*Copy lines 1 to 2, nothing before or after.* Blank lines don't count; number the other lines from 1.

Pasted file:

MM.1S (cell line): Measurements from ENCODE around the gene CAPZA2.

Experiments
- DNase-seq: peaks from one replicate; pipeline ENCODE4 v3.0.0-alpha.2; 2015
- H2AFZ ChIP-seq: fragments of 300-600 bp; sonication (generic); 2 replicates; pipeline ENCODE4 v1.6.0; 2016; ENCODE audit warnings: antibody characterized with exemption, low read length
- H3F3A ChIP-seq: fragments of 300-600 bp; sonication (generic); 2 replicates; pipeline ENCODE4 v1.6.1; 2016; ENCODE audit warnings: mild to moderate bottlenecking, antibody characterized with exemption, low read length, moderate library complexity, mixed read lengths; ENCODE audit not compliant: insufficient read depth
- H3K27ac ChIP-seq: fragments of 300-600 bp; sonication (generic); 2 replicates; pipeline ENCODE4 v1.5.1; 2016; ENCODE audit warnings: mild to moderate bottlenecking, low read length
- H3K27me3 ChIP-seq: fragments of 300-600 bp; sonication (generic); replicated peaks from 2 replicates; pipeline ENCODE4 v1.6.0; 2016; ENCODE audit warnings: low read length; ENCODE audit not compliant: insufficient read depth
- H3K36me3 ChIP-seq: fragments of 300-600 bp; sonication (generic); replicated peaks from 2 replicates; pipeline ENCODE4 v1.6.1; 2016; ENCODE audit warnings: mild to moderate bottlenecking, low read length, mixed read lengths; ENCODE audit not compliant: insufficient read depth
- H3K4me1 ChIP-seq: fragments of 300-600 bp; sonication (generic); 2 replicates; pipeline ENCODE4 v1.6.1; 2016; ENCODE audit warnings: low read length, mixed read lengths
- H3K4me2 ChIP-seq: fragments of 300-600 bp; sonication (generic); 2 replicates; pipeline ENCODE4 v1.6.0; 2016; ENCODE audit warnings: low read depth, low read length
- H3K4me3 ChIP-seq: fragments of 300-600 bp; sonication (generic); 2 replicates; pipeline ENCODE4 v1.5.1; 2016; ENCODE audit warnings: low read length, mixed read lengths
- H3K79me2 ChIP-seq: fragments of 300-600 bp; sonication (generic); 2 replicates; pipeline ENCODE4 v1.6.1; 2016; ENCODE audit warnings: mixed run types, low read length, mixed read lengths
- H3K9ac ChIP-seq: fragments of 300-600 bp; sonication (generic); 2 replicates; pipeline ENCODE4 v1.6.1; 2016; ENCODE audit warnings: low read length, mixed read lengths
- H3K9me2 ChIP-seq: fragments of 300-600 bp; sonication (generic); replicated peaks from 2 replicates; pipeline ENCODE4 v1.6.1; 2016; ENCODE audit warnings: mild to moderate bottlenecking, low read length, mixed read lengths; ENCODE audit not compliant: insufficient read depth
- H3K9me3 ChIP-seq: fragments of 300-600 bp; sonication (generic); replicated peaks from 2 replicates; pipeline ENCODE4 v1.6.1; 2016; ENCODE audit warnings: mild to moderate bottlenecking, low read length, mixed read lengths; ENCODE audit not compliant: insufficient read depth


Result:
MM.1S (cell line): Measurements from ENCODE around the gene CAPZA2.

Experiments